Climate Impacts: Public Health Webinar
January 9th, 2020
Resources from the presentation:
Seacoast Climate & Health Adaptation Plan – http://www.seacoastphn.org/uploads/8/4/0/0/84005490/seacoast_plan_of_action_03.4.19_b.pdf
Wellenius, G.A., Heat-related morbidity and mortality in New England: Evidence for local policy. Environmental Research (2017), http://dx.doi.org/10.1016/j.envres.2017.02.005
|MA||Heat Vulnerability Index||matracking.ehs.state.ma.us/
|ME||Air Conditioning Data by County & Housing Status||data.mainepublichealth.gov/
|NH||Heat Community Toolkit||nh.gov/epht/documents/heat-community-toolkit-final.pdf|
|RI||Interactive Heat Stress & Daily Temp Data Visualization||health.ri.gov/data/heatstress|
|VT||Heat Vulnerability Index||healthvermont.gov/tracking/
In the face of severe weather events and rapidly changing climate, who is at risk and what can be done? This webinar will discuss how to use a national framework to pursue ‘resilience’ from a health perspective, assess information on hazards, health effects, and vulnerability, and support the development of climate adaptation plans. We will present viable examples of how to engage with local partners, build public health ‘infrastructure’, pursue behaviour change, and work with ‘front-line’ communities at risk for climate impacts.
Dr. Kathleen Bush is the Program Manager for the Environmental Public Health Tracking Program at the New Hampshire Department of Health and Human Services, Division of Public Health Services. She also supports the Climate and Health Program. Her work focuses on human-environment interactions. With a background in environmental epidemiology, she draws on a variety of statistical and geospatial methods to evaluate trends in health outcomes across space and time. She is committed to building environmental health capacity at the State and Local level. Kathleen completed her Ph.D. in 2011 in Environmental Health Sciences at the University of Michigan School of Public Health, where she was also a Graham Environmental Sustainability Doctoral Fellow.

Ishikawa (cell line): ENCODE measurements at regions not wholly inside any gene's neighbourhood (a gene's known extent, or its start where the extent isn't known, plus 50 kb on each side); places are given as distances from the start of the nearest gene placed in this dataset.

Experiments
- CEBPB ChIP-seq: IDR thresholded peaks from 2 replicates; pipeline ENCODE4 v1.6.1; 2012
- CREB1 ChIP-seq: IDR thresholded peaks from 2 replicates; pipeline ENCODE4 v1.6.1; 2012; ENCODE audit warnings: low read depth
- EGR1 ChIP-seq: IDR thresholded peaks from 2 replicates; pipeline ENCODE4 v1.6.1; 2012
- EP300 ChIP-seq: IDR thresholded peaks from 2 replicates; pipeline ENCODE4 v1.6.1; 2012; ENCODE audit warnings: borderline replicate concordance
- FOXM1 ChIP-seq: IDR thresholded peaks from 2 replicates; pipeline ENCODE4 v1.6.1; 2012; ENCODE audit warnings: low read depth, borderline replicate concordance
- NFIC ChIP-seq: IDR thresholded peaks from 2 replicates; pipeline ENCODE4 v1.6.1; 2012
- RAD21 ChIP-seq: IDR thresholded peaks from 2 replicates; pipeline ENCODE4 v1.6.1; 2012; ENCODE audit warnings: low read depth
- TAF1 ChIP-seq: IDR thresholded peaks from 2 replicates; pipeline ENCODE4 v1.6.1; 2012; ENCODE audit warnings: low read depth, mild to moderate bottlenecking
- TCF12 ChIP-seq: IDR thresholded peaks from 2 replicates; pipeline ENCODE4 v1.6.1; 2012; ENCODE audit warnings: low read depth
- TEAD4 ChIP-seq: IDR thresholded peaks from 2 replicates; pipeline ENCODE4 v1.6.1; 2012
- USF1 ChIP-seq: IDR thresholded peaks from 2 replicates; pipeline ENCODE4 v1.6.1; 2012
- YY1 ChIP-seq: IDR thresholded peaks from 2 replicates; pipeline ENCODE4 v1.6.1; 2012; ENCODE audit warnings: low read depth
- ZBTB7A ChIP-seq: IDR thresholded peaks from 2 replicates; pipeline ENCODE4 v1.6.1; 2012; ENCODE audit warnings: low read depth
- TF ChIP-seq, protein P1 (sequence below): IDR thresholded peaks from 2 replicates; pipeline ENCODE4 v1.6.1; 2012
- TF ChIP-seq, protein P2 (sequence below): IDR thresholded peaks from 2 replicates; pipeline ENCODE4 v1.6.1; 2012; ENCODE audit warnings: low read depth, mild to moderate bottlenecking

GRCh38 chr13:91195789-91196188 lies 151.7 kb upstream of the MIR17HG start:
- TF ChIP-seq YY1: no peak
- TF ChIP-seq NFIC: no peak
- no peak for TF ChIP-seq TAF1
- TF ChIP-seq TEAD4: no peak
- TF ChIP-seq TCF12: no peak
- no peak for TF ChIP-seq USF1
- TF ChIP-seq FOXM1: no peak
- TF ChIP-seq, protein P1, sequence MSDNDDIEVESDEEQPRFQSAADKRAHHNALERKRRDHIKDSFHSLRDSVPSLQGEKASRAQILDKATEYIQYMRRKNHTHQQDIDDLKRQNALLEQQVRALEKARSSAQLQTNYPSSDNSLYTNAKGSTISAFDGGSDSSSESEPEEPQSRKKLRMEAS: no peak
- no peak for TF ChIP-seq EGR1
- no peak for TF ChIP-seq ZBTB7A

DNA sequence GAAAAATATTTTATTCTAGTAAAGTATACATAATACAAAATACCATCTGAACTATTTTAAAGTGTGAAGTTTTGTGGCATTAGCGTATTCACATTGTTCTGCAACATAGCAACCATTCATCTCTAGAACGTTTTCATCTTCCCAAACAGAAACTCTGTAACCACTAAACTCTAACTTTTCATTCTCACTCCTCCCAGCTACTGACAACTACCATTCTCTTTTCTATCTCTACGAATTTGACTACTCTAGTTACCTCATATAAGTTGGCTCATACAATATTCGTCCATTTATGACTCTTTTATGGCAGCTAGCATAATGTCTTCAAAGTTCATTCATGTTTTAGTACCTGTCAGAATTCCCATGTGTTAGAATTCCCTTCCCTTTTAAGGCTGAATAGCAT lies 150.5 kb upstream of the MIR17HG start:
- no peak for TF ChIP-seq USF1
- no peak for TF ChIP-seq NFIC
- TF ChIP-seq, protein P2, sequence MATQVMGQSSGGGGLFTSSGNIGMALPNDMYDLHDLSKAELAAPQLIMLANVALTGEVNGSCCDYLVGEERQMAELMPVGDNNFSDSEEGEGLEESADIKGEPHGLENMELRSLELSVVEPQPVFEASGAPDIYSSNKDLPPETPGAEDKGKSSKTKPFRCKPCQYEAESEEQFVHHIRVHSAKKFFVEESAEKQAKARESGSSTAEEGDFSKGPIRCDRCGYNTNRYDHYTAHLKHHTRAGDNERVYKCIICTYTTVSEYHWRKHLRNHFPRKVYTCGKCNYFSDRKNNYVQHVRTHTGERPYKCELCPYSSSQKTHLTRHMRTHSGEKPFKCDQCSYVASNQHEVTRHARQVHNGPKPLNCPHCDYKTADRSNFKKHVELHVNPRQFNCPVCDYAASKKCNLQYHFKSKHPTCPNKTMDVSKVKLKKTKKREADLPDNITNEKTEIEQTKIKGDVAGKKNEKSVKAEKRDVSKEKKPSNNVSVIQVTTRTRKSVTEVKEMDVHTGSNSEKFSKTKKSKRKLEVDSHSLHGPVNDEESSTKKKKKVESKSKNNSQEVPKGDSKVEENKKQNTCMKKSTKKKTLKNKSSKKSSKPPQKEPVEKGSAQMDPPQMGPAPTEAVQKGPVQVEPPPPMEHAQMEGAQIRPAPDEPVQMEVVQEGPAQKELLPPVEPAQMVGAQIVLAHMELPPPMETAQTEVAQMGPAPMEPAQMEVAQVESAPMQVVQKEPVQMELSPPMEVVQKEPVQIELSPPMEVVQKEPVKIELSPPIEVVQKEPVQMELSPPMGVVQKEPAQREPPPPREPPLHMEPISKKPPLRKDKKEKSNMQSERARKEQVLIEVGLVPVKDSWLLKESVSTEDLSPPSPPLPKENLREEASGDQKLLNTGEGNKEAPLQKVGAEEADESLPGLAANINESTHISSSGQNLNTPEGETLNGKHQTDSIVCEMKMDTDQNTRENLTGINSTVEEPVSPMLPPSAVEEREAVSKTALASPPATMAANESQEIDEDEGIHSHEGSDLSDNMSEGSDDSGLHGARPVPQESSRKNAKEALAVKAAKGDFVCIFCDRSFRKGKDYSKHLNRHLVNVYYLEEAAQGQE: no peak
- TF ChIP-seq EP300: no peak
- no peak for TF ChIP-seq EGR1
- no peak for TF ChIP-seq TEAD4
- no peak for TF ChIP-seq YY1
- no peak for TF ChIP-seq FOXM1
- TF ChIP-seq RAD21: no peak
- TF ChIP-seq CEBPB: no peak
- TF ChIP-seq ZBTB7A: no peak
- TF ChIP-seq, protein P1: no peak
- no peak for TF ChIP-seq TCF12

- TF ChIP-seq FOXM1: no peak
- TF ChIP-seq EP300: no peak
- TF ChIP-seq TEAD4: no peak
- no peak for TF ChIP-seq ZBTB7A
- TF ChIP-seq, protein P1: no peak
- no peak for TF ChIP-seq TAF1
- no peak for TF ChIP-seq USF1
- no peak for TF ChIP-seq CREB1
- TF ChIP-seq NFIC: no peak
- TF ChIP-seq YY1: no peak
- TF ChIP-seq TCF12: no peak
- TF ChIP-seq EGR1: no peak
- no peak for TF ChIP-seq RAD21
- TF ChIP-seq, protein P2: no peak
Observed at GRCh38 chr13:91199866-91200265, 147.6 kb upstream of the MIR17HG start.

Matt Cahillane is a public health program manager with a background in adult education and environmental health. His current projects include building community resilience against climate change and helping town health officers to solve environmental problems in housing, pest control, and sanitation. He administers a CDC grant on climate change called Building Resilience Against Climate Effects (BRACE). His educational background includes training as a Wilderness EMT, a Bachelor of Science (BS) in Preventive Health Studies from UMass Amherst, and a Masters of Public Health (MPH) with a focus in Behavioral Science and Health Education from UCLA. As of November 2019, his health intervention projects include measuring community resilience, emergency preparedness for severe weather and teaching tick-safe practices.
Janine Marr is a Ph.D. student in Antioch University New England’s Environmental Studies department. She began working with the Center for Climate Preparedness & Community Resilience in 2018 as a graduate research assistant for the Building Resilience Against Climate Effects (BRACE) project with the Greater Monadnock Public Health Network in Cheshire County. Janine conducted research and facilitated stakeholder sessions to produce a literature review and theoretical framework that assisted community partners in the creation of a pilot intervention. Initiated in Spring 2019, the BRACE project used the Transtheoretical Model of behavior change and combined educational sessions with emergency kits and support networks to build resilience against extreme precipitation events within the over-65 population. The results of the pilot intervention will inform a similar project throughout the region in 2020.